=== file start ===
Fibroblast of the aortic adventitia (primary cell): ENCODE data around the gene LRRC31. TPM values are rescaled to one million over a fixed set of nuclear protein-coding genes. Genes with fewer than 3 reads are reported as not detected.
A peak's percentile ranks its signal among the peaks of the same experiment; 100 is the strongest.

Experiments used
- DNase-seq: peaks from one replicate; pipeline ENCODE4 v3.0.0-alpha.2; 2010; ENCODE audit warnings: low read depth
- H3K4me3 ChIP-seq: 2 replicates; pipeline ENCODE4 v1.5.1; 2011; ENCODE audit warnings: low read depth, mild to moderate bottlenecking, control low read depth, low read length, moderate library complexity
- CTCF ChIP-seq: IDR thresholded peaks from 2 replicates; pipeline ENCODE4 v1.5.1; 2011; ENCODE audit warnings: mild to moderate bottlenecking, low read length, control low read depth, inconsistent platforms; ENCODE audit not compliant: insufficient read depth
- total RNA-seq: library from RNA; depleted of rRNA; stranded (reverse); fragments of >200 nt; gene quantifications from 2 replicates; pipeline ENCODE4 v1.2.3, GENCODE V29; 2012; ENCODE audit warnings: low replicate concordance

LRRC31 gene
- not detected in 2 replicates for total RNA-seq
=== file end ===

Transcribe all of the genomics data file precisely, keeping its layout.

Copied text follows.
Fibroblast of the aortic adventitia (primary cell): ENCODE data around the gene LRRC31. TPM values are rescaled to one million over a fixed set of nuclear protein-coding genes. Genes with fewer than 3 reads are reported as not detected.
A peak's percentile ranks its signal among the peaks of the same experiment; 100 is the strongest.

Experiments used
- DNase-seq: peaks from one replicate; pipeline ENCODE4 v3.0.0-alpha.2; 2010; ENCODE audit warnings: low read depth
- H3K4me3 ChIP-seq: 2 replicates; pipeline ENCODE4 v1.5.1; 2011; ENCODE audit warnings: low read depth, mild to moderate bottlenecking, control low read depth, low read length, moderate library complexity
- CTCF ChIP-seq: IDR thresholded peaks from 2 replicates; pipeline ENCODE4 v1.5.1; 2011; ENCODE audit warnings: mild to moderate bottlenecking, low read length, control low read depth, inconsistent platforms; ENCODE audit not compliant: insufficient read depth
- total RNA-seq: library from RNA; depleted of rRNA; stranded (reverse); fragments of >200 nt; gene quantifications from 2 replicates; pipeline ENCODE4 v1.2.3, GENCODE V29; 2012; ENCODE audit warnings: low replicate concordance

LRRC31 gene
- not detected in 2 replicates for total RNA-seq